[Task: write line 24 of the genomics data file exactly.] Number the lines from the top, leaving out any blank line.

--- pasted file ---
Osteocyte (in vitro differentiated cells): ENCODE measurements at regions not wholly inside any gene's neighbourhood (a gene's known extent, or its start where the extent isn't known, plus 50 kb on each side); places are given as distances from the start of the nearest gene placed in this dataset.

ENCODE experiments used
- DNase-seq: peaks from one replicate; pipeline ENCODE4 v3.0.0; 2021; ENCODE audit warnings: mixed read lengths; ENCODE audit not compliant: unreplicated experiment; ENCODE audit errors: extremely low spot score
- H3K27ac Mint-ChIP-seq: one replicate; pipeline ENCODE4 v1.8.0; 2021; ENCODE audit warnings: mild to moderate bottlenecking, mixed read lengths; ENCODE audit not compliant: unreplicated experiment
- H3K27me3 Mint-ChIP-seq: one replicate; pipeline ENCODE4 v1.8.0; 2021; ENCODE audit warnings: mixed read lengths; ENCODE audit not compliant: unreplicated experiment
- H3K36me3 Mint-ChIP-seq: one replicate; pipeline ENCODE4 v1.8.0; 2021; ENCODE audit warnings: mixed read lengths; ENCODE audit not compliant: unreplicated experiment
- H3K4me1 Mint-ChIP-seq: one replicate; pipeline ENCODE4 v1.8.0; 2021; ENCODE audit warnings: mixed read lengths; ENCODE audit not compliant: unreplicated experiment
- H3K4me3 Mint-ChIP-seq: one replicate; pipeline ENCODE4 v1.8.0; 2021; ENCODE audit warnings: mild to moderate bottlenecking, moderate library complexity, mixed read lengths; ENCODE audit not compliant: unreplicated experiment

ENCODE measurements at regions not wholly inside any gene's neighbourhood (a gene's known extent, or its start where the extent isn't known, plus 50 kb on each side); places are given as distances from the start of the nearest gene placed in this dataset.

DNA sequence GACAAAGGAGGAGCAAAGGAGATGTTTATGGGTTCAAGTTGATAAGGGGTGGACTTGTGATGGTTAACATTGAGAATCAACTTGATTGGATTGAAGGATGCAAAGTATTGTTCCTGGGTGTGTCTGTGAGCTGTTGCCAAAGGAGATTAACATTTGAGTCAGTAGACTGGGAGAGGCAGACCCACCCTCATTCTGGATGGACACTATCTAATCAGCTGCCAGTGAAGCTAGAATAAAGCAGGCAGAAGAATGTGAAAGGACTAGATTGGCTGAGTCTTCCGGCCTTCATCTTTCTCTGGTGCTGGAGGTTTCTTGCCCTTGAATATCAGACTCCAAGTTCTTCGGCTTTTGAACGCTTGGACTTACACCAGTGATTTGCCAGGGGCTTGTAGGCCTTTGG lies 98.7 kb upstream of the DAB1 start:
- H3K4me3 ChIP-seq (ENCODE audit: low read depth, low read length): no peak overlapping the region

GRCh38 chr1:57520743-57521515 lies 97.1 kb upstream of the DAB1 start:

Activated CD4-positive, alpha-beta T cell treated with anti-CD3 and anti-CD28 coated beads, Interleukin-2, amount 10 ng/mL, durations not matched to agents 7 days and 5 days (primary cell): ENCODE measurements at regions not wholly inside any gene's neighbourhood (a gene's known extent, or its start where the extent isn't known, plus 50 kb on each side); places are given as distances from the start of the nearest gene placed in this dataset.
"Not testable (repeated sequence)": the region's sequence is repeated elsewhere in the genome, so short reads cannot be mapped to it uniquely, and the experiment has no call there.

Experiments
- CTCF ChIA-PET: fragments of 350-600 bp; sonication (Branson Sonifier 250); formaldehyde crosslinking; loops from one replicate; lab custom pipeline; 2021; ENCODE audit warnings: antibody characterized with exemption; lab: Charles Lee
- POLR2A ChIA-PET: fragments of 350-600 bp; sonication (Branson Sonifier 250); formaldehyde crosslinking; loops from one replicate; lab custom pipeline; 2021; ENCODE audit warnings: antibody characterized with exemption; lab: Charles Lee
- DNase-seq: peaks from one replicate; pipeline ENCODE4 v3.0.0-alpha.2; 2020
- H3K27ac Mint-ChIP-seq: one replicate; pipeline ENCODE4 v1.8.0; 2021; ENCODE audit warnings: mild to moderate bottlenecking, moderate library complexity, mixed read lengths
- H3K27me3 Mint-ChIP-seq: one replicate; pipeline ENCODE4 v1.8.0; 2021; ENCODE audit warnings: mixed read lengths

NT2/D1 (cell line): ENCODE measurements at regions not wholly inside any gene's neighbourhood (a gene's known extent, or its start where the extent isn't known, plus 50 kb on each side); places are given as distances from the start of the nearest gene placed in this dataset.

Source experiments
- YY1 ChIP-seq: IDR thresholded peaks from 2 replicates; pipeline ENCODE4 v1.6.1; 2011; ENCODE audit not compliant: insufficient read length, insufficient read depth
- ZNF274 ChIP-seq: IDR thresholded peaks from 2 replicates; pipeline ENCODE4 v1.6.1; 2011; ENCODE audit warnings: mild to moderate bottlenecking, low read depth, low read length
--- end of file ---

- ZNF274 ChIP-seq: IDR thresholded peaks from 2 replicates; pipeline ENCODE4 v1.6.1; 2011; ENCODE audit warnings: mild to moderate bottlenecking, low read depth, low read length